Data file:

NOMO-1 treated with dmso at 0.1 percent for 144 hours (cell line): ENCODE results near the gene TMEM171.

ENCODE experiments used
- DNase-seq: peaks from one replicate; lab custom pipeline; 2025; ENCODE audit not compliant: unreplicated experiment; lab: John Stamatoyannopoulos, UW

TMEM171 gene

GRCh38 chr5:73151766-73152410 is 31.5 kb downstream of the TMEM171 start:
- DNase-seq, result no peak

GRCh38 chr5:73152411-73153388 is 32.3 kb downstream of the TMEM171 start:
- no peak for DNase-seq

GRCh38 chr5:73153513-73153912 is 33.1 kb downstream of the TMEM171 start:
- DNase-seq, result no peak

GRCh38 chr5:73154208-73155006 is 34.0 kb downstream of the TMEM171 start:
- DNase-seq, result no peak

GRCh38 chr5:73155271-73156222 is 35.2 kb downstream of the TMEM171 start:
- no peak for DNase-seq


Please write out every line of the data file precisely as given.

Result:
NOMO-1 treated with dmso at 0.1 percent for 144 hours (cell line): ENCODE results near the gene TMEM171.

ENCODE experiments used
- DNase-seq: peaks from one replicate; lab custom pipeline; 2025; ENCODE audit not compliant: unreplicated experiment; lab: John Stamatoyannopoulos, UW

TMEM171 gene

GRCh38 chr5:73151766-73152410 is 31.5 kb downstream of the TMEM171 start:
- DNase-seq, result no peak

GRCh38 chr5:73152411-73153388 is 32.3 kb downstream of the TMEM171 start:
- no peak for DNase-seq

GRCh38 chr5:73153513-73153912 is 33.1 kb downstream of the TMEM171 start:
- DNase-seq, result no peak

GRCh38 chr5:73154208-73155006 is 34.0 kb downstream of the TMEM171 start:
- DNase-seq, result no peak

GRCh38 chr5:73155271-73156222 is 35.2 kb downstream of the TMEM171 start:
- no peak for DNase-seq